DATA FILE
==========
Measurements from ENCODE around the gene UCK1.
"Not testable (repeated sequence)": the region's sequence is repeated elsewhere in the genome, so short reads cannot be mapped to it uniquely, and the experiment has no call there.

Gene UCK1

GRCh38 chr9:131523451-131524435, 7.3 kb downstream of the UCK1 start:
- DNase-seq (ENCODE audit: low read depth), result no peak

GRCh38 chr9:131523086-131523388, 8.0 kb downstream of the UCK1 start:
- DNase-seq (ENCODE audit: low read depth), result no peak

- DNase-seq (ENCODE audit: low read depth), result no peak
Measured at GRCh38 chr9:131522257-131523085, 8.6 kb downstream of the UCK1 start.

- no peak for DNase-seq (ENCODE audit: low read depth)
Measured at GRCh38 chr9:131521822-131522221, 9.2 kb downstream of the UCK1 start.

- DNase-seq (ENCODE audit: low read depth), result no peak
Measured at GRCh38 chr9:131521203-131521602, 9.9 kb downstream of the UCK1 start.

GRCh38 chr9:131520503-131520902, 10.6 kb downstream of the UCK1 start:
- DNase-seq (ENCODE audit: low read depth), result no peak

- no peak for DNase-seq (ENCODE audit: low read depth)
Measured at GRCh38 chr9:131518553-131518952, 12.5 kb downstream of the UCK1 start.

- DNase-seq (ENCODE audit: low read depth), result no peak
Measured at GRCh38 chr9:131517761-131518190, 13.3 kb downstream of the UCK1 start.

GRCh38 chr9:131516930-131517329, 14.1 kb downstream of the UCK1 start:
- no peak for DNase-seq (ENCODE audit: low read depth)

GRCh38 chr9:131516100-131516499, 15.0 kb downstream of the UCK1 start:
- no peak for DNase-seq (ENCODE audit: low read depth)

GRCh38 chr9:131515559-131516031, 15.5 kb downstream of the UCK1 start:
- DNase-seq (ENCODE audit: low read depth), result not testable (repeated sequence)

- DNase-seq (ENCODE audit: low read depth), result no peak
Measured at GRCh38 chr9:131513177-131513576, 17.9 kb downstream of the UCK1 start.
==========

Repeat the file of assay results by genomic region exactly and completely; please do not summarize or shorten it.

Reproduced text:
Measurements from ENCODE around the gene UCK1.
"Not testable (repeated sequence)": the region's sequence is repeated elsewhere in the genome, so short reads cannot be mapped to it uniquely, and the experiment has no call there.

Gene UCK1

GRCh38 chr9:131523451-131524435, 7.3 kb downstream of the UCK1 start:
- DNase-seq (ENCODE audit: low read depth), result no peak

GRCh38 chr9:131523086-131523388, 8.0 kb downstream of the UCK1 start:
- DNase-seq (ENCODE audit: low read depth), result no peak

- DNase-seq (ENCODE audit: low read depth), result no peak
Measured at GRCh38 chr9:131522257-131523085, 8.6 kb downstream of the UCK1 start.

- no peak for DNase-seq (ENCODE audit: low read depth)
Measured at GRCh38 chr9:131521822-131522221, 9.2 kb downstream of the UCK1 start.

- DNase-seq (ENCODE audit: low read depth), result no peak
Measured at GRCh38 chr9:131521203-131521602, 9.9 kb downstream of the UCK1 start.

GRCh38 chr9:131520503-131520902, 10.6 kb downstream of the UCK1 start:
- DNase-seq (ENCODE audit: low read depth), result no peak

- no peak for DNase-seq (ENCODE audit: low read depth)
Measured at GRCh38 chr9:131518553-131518952, 12.5 kb downstream of the UCK1 start.

- DNase-seq (ENCODE audit: low read depth), result no peak
Measured at GRCh38 chr9:131517761-131518190, 13.3 kb downstream of the UCK1 start.

GRCh38 chr9:131516930-131517329, 14.1 kb downstream of the UCK1 start:
- no peak for DNase-seq (ENCODE audit: low read depth)

GRCh38 chr9:131516100-131516499, 15.0 kb downstream of the UCK1 start:
- no peak for DNase-seq (ENCODE audit: low read depth)

GRCh38 chr9:131515559-131516031, 15.5 kb downstream of the UCK1 start:
- DNase-seq (ENCODE audit: low read depth), result not testable (repeated sequence)

- DNase-seq (ENCODE audit: low read depth), result no peak
Measured at GRCh38 chr9:131513177-131513576, 17.9 kb downstream of the UCK1 start.